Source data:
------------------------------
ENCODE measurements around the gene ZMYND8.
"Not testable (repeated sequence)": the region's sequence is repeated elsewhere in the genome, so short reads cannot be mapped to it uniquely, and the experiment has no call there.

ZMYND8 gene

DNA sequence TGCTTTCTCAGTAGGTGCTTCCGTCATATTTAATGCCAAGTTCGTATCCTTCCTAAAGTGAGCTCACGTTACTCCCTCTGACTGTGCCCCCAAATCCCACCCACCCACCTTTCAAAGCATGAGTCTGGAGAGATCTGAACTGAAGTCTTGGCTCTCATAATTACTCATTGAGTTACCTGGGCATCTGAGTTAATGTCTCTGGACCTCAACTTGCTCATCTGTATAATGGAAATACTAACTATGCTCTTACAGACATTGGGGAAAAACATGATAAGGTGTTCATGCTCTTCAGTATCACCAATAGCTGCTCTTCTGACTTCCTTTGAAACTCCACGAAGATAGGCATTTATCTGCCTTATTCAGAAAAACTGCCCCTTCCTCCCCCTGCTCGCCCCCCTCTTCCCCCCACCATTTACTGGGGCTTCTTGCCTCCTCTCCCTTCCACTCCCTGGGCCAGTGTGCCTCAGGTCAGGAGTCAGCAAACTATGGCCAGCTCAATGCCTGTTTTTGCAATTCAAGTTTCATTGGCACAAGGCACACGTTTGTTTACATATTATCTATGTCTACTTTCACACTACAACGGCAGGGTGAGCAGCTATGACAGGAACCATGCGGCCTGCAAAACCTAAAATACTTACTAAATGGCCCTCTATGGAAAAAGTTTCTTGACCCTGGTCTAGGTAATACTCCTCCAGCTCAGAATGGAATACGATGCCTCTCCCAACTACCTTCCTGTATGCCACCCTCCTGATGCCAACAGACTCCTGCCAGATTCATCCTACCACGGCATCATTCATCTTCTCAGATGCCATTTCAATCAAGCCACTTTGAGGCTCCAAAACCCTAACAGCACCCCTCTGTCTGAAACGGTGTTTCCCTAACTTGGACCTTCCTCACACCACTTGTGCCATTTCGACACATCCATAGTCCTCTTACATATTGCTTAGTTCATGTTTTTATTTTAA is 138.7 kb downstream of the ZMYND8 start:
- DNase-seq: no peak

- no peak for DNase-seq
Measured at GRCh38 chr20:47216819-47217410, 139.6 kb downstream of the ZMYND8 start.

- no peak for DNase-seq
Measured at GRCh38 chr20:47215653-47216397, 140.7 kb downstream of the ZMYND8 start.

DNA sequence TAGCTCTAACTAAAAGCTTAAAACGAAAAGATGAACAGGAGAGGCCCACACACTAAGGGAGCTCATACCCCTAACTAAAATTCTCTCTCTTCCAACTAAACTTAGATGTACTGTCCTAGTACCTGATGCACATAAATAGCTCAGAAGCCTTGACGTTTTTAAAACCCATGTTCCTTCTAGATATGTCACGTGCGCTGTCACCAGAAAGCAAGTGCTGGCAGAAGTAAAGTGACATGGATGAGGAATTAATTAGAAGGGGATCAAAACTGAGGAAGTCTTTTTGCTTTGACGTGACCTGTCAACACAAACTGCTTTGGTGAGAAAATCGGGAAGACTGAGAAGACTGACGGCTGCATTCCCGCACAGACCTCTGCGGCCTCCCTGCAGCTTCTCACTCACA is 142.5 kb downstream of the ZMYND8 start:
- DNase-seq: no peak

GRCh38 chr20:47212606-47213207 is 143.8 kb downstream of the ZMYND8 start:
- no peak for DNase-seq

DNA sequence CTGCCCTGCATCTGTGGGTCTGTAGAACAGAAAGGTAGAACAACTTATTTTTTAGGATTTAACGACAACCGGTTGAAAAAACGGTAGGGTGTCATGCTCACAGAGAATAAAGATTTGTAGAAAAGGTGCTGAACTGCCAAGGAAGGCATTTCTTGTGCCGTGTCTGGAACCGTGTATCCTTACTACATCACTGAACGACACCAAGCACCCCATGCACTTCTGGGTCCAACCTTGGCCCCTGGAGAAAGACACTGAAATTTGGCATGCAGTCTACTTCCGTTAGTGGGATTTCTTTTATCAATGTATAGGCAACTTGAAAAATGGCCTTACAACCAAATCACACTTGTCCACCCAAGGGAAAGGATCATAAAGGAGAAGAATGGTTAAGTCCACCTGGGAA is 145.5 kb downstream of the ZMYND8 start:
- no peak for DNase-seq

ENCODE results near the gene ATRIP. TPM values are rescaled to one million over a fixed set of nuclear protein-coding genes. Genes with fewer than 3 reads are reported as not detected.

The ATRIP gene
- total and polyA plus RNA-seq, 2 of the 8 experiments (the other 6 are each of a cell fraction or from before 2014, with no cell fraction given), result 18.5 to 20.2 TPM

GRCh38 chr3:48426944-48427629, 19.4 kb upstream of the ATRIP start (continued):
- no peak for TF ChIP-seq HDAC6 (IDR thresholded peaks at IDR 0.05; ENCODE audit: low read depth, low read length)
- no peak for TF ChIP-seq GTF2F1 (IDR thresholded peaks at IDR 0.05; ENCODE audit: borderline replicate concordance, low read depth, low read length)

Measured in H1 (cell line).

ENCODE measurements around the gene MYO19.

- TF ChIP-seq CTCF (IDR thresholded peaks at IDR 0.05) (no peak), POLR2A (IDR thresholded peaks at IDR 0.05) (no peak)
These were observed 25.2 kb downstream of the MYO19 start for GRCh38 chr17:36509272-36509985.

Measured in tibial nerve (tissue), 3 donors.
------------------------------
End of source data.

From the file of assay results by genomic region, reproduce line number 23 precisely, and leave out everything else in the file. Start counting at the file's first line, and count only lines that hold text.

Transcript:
ENCODE measurements around the gene MYO19.